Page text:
Levante Union Deportiva’s history may lack the glory & the honours that Valencia CF has accumulated over the years, but it is a story full of twists and turns. And whilst the club’s highs have been few and far between, the fact that they have been achieved against a background of adversity, makes them all the more sweet.
Founded as Levante Foot-Ball Club on 6 September 1909, it originally drew support from the tough working class district of Cabanyal and took its name from the nearby beach. Home matches were played at the tight and basic Camp de La Platgeta, but after a few years of competing in the regional championship, the senior team was dissolved and the club concentrated on junior football. The senior team was reformed in 1916 and once again competed in the regional championship. The top club in Valencia at this point was Gimnástico Foot-ball Club and in 1919 a new pretender arrived on the scene in the shape of Valencia CF. In the shadow of two more popular clubs, Levante moved in 1922 from the Camp de La Platgeta to the larger Camp de la Creu, which held 10,000 and was closer to the centre of the city, opening up the potential for new support.
Whilst the rest of Spain started to embrace professional football, Levante remained strictly amateur with a strong focus on youth development. In 1924 its youth team was crowned champions of Spain and three years later these players formed the nucleus of the senior team that won the Valencian Championship of 1927-28. The league came down to the final match where Levante beat Valencia 2-1 at the Camp de la Creu to secure the title by a single point. Despite this success, the club missed out on a place in the new national leagues in 1929 and had to make do with competing in the regionalised Tercera. The second division was restructured in the summer of 1934 and Levante was invited to compete in the regionalised section that featured teams form Valencia and Murcia, including cross-city rivals Gimnástico. Two creditable third place finishes were achieved in 1934-35 & 35-36, before the league was suspended due to the outbreak of the Civil War. Unlike many other regions of Spain however, football continued on the Republican held east coast, much to Levante’s benefit.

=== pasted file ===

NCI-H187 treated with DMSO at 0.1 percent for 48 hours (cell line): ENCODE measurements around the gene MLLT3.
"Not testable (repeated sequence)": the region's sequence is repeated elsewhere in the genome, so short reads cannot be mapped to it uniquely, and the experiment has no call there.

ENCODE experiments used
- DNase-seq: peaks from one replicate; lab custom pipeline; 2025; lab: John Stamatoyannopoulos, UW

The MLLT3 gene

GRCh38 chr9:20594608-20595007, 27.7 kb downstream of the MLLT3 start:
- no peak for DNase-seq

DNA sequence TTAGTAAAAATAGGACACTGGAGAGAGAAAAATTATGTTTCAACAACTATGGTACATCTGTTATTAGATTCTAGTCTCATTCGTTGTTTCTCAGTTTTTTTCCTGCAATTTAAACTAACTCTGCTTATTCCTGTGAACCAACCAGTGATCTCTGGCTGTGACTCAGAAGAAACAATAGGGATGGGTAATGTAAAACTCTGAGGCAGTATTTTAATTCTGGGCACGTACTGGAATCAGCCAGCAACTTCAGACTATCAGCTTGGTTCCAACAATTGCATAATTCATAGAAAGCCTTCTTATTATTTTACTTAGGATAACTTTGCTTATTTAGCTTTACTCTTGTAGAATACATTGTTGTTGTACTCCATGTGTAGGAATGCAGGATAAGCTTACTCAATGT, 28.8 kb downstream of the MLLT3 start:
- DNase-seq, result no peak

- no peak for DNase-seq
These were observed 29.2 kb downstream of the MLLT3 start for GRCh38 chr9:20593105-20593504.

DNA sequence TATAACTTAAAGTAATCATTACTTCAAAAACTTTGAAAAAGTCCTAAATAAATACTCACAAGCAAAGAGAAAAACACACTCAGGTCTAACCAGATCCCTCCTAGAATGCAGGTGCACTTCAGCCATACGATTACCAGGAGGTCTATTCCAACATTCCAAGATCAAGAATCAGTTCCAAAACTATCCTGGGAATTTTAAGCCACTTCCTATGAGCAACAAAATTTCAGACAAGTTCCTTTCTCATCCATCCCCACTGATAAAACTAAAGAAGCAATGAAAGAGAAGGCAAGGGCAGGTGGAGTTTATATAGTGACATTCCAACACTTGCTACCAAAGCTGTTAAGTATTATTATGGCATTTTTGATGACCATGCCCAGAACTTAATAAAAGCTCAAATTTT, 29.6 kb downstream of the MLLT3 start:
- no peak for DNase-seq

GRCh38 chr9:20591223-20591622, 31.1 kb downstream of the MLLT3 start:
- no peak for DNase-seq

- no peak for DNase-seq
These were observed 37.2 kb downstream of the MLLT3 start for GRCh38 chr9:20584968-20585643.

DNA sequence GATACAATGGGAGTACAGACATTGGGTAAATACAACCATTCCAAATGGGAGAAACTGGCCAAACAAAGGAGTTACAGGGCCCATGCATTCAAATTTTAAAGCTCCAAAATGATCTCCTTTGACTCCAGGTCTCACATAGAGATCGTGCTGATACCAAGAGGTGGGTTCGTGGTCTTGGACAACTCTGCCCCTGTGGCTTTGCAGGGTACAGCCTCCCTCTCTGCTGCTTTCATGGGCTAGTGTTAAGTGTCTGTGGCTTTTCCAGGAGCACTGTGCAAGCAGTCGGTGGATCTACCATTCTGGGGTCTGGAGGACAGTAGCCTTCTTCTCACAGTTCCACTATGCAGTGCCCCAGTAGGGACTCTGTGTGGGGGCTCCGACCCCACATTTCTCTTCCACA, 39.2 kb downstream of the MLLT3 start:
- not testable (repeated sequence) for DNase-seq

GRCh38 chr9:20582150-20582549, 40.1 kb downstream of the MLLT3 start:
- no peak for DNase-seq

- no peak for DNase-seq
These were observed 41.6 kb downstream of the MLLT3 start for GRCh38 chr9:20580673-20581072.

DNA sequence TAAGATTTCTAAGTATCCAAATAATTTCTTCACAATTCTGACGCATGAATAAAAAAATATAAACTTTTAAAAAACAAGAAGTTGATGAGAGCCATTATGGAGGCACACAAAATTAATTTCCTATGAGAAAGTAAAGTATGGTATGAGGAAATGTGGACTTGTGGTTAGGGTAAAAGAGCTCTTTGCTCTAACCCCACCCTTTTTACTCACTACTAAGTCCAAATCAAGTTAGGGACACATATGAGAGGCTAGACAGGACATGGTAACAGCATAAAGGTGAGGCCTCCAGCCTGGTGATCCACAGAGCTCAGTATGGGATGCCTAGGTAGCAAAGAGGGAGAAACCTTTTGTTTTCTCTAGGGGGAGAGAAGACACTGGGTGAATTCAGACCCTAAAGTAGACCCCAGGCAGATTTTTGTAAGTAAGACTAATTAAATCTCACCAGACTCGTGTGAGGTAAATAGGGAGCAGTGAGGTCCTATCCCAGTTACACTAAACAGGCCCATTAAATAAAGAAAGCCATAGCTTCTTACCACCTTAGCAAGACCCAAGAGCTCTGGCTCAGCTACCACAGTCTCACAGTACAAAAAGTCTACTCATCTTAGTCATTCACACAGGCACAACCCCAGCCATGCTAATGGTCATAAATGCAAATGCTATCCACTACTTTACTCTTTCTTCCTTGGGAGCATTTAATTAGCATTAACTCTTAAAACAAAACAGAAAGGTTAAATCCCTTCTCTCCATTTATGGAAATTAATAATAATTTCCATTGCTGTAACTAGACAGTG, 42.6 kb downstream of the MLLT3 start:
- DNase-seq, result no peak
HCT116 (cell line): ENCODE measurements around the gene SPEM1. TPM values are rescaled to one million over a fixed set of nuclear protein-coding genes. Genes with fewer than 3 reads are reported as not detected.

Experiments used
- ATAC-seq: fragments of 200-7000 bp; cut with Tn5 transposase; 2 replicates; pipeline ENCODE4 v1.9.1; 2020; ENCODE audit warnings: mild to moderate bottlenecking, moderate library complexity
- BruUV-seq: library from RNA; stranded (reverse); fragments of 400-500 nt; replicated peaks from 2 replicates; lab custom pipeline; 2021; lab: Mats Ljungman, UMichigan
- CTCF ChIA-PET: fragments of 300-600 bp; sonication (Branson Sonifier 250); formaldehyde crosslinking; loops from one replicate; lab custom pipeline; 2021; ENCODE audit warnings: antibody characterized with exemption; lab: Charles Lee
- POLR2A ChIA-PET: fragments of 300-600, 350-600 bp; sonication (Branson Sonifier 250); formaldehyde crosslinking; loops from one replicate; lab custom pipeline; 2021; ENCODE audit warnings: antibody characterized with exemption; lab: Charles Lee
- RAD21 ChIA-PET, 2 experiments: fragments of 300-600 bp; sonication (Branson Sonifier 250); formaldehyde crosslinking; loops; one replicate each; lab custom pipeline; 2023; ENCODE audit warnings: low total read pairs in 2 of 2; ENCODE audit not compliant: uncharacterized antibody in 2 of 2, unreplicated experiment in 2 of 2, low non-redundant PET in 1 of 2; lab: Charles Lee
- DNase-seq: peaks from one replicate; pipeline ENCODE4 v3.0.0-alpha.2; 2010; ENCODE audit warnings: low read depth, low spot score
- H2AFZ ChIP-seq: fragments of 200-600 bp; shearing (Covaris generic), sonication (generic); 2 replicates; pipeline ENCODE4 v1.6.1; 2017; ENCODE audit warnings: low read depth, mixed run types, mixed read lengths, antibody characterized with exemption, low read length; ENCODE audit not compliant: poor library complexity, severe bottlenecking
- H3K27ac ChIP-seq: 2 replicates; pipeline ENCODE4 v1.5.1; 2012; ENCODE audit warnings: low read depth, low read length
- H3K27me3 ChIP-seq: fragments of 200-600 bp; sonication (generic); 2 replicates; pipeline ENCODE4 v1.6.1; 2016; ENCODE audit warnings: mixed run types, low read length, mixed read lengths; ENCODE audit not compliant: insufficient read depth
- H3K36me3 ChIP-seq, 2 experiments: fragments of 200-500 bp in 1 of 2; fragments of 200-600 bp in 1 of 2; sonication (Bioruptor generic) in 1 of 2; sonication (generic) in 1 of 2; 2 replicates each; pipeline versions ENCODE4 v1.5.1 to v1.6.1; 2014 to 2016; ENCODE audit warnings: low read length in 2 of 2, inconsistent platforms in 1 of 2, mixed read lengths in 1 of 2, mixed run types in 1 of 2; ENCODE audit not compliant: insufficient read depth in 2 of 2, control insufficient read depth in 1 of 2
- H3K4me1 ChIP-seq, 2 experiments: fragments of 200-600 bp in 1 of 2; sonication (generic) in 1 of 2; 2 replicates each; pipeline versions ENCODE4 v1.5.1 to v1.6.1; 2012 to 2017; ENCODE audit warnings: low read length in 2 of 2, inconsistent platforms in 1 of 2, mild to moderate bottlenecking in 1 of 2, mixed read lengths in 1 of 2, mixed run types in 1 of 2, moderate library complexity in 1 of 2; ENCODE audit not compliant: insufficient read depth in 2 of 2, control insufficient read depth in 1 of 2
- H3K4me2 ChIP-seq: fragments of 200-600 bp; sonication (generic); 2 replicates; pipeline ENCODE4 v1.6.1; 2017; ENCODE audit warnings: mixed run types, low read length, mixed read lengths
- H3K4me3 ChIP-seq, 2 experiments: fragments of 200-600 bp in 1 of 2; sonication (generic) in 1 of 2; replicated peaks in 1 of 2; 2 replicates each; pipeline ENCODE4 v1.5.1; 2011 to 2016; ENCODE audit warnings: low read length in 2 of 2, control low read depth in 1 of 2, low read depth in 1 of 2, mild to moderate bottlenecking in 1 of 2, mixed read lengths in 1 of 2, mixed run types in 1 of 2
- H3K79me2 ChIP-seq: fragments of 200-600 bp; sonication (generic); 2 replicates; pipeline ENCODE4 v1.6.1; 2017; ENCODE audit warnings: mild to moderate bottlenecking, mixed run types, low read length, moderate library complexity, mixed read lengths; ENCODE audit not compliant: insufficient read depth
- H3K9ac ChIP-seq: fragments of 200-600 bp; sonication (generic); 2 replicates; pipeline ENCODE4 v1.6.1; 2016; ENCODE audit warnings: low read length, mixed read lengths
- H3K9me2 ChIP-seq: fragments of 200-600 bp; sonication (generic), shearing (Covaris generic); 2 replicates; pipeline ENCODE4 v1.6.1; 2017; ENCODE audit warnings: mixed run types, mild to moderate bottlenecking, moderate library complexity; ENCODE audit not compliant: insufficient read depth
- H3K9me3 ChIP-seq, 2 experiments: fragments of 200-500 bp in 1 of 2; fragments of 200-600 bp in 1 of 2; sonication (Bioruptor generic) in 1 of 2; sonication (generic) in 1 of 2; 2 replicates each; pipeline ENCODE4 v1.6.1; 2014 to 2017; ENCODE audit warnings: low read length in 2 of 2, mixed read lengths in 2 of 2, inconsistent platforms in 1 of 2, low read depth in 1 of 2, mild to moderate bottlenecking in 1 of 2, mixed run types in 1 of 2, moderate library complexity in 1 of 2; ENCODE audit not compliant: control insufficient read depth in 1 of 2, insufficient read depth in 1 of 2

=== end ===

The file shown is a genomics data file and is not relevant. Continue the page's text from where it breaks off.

The outbreak of war threw up many weeks of uncertainty especially for Gimnástico, who had close links to the Valencian Nationalist Party. Levante on the other hand issued a statement in August 1936 acknowledging its absolute identification with the left wing Spanish Republic. In 1937, Levante, Gimnástico, and Valencia joined five other teams to form the Mediterranean League which was won by Barcelona with Levante trailing in fifth. The top four teams qualified for the cup competition, the Copa de la España Libre, but Barcelona’s decision to tour the USA and Mexico left the door open for Levante to enter. They took the opportunity with both hands and topped the mini league and qualified for the final against second place Valencia. The final was played on 18 July 1937 at Espnayol’s Estadi de Sarria and Levante prevailed thanks to a goal 12 minutes from the end of the match from inside forward Nieto. After the war, Franco’s government declared void all tournaments that were played in the Republican zone and whilst Levante has campaigned for official recognition of its win, the Spanish Parliament officially rejected the proposal in 2007.